Dust Collection Set up

I'm getting excited, we're almost to the point where I can set up a shop in the former warehouse (aka garage). By summer, I ought to have enough set up to use the table saw indoors!
So, I'm thinking about dust collection systems. It seems to me the usual set up around here is a single collector (with some kind of cyclone) that runs to several tools. How is collection for a table saw be handled? I'm not a big fan of tripping over a hose while trying to cut plywood down to size.
Does anyone bother with dust collection for a drill press?
Puckdropper
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On Dec 24, 2:27 am, Puckdropper <puckdropper(at)yahoo(dot)com> wrote:

I dropped a flex hose down from the ceiling in a place outside the range of any sheet of plywood that would pass over the saw table. I used a quick disconnect in the rare instances that I had to remove the hose to position a board on the table. As for the drill press, I had previously used my DC with a nozzle on the hose for most chip collection but now I have a remote actuated vacuum (Festool) that goes on with the drill press and the hose is small enough that it does not get in the way. It is a lot easier to make set ups without having the DC running all of the time, and unlike my larger tools, the power switch for my DC is not loacted near the drill press. Wishing you quick success with getting that shop running. Marc (And wishing all of you a Mrry Christmas too!!!!!)
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marc rosen wrote:

Repeat after me...
"A Long Ranger remote is a fantastic value!"
I had to live without the remote for a month. It was a real drag...
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That sounds like a good way to start. Maybe I'll run power to the TS the same way. If I miss the hose, I'll certainly miss the power cord.
Puckdropper
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"Puckdropper" <puckdropper(at)yahoo(dot)com> wrote in message

I suspect many people run the hose along the upper corners of the workshop and then bring the hose across the ceiling down to the machine in question.
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Puckdropper wrote:

This system can be attached to a shop vac and wheeled around from tool to tool. The hose can be bent to where you need it and stays in place on its own so it doesn't need to be attached to the machine or otherwise held in place. There's a photo in LV's fall '08 flyer that shows the system attached to a shop vac.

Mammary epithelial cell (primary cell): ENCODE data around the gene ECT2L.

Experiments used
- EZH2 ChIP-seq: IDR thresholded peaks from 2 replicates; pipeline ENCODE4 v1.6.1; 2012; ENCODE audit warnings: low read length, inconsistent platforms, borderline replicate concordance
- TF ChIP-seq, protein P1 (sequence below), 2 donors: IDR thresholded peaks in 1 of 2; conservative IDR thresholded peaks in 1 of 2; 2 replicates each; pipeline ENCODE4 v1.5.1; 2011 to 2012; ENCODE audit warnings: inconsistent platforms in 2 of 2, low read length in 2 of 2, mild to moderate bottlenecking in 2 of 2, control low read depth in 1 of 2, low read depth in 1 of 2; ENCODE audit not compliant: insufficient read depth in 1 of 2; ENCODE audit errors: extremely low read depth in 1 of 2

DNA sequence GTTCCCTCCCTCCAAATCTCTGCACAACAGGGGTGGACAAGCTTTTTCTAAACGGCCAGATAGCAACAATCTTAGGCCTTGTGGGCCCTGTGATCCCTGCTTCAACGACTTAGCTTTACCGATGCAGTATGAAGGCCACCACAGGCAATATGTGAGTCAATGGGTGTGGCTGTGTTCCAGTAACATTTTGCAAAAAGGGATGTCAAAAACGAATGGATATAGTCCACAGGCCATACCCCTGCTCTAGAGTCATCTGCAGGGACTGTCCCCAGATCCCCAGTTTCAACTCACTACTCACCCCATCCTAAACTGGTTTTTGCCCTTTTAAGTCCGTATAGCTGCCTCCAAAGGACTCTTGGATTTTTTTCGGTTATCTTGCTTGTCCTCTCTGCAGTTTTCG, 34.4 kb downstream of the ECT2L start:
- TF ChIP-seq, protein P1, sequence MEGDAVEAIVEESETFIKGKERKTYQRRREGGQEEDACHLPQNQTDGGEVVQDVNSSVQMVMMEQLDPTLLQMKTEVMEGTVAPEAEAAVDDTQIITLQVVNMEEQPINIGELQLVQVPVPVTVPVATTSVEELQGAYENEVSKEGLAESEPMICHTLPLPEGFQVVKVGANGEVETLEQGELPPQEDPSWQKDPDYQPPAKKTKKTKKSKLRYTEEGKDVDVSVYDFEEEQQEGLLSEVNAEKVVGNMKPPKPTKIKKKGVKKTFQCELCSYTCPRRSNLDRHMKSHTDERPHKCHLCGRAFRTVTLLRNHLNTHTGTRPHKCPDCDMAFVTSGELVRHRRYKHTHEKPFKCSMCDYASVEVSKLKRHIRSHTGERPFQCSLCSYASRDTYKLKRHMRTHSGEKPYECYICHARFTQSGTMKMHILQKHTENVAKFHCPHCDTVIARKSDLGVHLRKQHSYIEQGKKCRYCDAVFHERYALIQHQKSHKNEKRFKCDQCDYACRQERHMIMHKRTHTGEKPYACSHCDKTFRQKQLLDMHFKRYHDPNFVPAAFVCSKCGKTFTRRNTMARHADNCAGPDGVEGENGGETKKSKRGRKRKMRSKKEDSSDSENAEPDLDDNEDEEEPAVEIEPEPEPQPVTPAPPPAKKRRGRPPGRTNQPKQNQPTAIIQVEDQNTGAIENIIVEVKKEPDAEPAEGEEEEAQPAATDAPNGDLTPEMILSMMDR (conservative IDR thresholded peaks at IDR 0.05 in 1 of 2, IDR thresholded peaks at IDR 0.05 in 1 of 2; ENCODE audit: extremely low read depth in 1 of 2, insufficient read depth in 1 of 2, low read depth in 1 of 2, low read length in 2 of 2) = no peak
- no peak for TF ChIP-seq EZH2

http://www.leevalley.com/wood/page.aspx?c=2&pX751&cat=1,42401&ap=1
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If you are really serious about DC, go here: http://billpentz.com/woodworking/Cyclone/Index.cfm
In a nutshell..
6" lines to every tool - sewer and drain pipe is good alternative to high cost spiral metal. A cyclone of Bill's or equivalent design (apparently there a quite a few cyclones that dont really work)
I ended up pretty much arranging my tools to accomodate dust collection. I have my TS, jointer, BS right next to each other. My jet cabinet saw is proving to be my biggest challenge (as will any compound miter saw be). I need to collect at the base and above the blade. They make nice fixtures for above the blade at about 1/3 the cost of the entire saw! I'm too cheap for that right now.
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I've done something similar with a clamp. It works ok until I hit the hose and knock things loose.
Puckdropper
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Puckdropper wrote:

I have a drop that connects to the standard saw outlet and a shop-made overarm collector. I still miss SOME dust, but I get enough.

I do with Forstner bits, sanding, or long production runs, but not for just a few holes. I have a quick connect on the 12" disc next to my DP. The outside of the QC is velcro wrapped, and the DP table has matching velcro. That drop uses an aluminum dryer hose that nearly stays in place on it's own.
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Take a look at this Barry:
http://www.ptreeusa.com/dusthose.htm
Scroll down to "Stay Put Hose" ....neat and "fairly" cheap.
B A R R Y wrote:

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Pat Barber wrote:

Saw that at the woodworking show. Worked great.
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Pat Barber wrote:

Thanks for the tip! I'll keep it in mind for when my dryer duct needs replacing.
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